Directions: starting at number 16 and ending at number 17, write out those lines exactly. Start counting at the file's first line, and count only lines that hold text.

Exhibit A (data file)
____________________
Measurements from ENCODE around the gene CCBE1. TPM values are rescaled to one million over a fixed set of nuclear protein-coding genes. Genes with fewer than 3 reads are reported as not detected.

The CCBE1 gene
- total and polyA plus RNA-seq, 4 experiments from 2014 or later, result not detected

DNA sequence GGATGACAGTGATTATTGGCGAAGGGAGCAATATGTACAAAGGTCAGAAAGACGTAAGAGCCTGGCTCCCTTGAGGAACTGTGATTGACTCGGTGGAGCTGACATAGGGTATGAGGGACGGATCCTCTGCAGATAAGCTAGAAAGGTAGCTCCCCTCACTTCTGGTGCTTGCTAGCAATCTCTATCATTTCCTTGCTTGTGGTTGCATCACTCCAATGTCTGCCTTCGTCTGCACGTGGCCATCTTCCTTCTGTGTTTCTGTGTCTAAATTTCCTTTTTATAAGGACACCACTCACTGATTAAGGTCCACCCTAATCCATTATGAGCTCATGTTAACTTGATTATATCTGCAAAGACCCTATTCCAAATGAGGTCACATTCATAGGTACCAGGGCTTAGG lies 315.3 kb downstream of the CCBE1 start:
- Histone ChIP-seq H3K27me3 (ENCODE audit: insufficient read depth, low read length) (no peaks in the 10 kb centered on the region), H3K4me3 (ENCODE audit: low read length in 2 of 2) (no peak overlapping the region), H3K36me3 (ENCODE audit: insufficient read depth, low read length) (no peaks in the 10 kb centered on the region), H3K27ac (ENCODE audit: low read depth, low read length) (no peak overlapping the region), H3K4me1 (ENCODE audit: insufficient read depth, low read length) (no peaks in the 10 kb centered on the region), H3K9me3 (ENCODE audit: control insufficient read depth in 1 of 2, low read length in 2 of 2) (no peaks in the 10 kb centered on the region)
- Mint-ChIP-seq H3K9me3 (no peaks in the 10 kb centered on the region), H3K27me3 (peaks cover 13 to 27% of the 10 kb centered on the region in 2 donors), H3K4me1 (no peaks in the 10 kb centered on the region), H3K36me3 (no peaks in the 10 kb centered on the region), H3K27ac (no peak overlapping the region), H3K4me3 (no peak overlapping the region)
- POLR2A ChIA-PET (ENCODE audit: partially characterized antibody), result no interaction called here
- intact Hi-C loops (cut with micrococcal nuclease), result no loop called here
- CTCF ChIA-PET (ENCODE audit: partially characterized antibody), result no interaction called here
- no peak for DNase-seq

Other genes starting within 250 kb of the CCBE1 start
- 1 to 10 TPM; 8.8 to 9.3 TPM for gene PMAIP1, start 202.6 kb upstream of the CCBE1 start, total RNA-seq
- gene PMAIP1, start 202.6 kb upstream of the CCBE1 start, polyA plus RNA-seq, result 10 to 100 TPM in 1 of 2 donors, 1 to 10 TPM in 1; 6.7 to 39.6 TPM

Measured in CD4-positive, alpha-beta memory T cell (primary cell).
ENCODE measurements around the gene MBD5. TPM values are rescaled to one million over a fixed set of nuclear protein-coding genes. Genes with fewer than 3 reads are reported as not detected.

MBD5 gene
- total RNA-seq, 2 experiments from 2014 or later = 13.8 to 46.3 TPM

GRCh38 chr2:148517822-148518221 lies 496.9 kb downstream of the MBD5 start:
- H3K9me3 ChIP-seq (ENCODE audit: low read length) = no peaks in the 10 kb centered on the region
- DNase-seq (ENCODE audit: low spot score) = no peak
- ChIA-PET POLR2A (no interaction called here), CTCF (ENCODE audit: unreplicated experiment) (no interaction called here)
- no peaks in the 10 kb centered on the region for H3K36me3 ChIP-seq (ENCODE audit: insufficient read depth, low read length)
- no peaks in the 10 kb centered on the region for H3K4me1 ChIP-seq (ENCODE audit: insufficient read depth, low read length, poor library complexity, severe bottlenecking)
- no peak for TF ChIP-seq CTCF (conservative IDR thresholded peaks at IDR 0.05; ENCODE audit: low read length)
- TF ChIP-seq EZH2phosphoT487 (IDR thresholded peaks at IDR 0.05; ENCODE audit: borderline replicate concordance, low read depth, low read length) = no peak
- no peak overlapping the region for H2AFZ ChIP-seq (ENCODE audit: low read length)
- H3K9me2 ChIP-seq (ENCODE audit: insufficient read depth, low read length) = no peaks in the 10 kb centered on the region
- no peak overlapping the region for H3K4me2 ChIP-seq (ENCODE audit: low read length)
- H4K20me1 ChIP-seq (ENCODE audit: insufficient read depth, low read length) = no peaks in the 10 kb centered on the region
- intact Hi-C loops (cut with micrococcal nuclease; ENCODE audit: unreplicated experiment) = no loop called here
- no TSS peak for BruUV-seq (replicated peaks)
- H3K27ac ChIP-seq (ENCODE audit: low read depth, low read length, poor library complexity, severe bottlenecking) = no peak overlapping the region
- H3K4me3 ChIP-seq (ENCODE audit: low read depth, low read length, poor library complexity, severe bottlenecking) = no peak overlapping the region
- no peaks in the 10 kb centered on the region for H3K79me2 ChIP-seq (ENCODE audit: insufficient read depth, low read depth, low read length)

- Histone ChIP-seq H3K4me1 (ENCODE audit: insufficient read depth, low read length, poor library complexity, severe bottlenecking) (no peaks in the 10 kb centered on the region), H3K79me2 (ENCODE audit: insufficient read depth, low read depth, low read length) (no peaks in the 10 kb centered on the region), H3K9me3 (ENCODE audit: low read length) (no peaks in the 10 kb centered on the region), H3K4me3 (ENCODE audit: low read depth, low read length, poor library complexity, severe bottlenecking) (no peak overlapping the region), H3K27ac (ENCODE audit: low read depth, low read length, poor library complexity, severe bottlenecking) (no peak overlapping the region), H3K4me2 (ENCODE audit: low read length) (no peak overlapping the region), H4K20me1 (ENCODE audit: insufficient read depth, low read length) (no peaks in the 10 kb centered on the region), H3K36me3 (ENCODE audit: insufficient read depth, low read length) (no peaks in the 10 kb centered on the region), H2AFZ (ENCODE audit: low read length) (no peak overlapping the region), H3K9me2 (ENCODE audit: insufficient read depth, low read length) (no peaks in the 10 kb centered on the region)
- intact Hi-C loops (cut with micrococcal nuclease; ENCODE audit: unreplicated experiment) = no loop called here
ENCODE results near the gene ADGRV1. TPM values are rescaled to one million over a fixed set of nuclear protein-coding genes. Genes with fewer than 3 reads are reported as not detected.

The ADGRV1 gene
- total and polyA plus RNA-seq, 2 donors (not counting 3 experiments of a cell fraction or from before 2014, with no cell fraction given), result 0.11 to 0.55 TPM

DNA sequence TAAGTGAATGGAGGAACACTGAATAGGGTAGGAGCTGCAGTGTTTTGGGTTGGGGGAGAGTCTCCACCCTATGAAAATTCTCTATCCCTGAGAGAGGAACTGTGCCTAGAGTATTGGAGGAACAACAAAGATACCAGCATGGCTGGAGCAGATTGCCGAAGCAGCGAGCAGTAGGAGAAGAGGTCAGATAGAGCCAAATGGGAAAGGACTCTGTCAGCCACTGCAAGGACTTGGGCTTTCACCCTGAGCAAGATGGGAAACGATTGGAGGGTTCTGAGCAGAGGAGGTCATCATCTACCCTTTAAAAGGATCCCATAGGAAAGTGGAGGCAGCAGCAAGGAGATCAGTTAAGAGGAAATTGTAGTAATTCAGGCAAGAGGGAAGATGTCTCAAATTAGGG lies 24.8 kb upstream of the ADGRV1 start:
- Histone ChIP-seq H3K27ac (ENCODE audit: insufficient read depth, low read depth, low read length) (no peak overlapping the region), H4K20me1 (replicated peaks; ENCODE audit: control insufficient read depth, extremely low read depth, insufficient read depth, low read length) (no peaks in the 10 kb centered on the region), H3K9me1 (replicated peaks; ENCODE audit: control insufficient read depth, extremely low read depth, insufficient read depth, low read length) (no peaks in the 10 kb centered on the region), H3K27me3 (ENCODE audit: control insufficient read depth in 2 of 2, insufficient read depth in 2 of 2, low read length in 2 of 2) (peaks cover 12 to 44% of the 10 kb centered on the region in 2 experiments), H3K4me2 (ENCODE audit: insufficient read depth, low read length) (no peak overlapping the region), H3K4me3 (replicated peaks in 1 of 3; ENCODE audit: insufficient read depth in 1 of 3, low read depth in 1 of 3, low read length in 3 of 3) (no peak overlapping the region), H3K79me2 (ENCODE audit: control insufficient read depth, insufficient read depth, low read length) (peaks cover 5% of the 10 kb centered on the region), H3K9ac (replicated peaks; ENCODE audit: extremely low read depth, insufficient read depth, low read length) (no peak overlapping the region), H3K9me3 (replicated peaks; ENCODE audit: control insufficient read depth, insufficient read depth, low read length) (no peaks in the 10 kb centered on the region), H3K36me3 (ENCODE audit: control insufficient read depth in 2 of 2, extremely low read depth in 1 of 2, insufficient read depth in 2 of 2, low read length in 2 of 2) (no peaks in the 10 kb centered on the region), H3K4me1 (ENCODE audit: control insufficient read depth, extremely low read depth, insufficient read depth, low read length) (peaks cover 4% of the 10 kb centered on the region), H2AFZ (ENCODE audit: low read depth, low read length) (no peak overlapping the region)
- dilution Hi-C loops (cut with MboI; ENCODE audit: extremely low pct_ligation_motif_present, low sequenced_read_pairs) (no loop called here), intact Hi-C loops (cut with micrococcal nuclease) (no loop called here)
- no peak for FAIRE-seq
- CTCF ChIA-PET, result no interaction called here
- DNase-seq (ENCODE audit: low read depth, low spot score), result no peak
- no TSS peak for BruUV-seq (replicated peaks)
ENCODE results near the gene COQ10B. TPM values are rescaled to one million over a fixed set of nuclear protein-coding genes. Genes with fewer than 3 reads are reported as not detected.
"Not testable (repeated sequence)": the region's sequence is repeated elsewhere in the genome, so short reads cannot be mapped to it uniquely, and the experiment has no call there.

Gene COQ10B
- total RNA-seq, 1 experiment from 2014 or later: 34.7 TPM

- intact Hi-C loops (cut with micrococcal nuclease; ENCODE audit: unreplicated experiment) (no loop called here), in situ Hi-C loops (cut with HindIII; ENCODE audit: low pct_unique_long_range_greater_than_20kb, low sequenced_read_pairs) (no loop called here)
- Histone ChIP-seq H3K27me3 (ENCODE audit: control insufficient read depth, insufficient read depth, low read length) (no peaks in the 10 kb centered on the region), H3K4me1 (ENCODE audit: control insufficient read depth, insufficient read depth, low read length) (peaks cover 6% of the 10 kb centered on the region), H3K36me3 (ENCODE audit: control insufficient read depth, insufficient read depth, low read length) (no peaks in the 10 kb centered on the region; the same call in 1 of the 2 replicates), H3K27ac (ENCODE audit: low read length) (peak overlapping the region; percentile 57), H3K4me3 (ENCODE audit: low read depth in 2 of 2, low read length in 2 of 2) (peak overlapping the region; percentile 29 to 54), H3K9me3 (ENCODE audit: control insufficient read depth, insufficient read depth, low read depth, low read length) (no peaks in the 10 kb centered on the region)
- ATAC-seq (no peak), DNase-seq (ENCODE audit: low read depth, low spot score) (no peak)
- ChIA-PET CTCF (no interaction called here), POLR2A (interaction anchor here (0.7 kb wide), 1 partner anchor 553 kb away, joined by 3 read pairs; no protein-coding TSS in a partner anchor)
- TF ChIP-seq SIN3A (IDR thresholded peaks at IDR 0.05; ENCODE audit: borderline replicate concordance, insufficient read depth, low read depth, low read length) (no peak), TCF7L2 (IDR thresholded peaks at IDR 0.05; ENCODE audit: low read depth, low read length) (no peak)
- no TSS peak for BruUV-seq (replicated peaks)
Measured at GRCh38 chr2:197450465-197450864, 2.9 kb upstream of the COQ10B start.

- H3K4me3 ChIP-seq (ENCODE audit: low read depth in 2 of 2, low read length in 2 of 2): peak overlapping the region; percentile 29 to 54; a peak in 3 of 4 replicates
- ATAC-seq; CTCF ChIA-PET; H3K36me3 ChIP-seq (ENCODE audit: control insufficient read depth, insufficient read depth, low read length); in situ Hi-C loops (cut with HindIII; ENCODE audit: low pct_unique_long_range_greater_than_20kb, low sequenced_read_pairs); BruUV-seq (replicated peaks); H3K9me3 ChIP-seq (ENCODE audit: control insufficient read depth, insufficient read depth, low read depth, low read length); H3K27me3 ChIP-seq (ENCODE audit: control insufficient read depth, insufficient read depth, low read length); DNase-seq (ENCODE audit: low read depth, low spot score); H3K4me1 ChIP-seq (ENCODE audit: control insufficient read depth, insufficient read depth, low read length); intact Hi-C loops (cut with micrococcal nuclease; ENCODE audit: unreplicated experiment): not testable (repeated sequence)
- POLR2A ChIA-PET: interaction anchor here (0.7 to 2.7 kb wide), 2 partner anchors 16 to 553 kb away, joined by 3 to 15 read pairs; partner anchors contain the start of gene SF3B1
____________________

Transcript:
MBD5 gene
- total RNA-seq, 2 experiments from 2014 or later = 13.8 to 46.3 TPM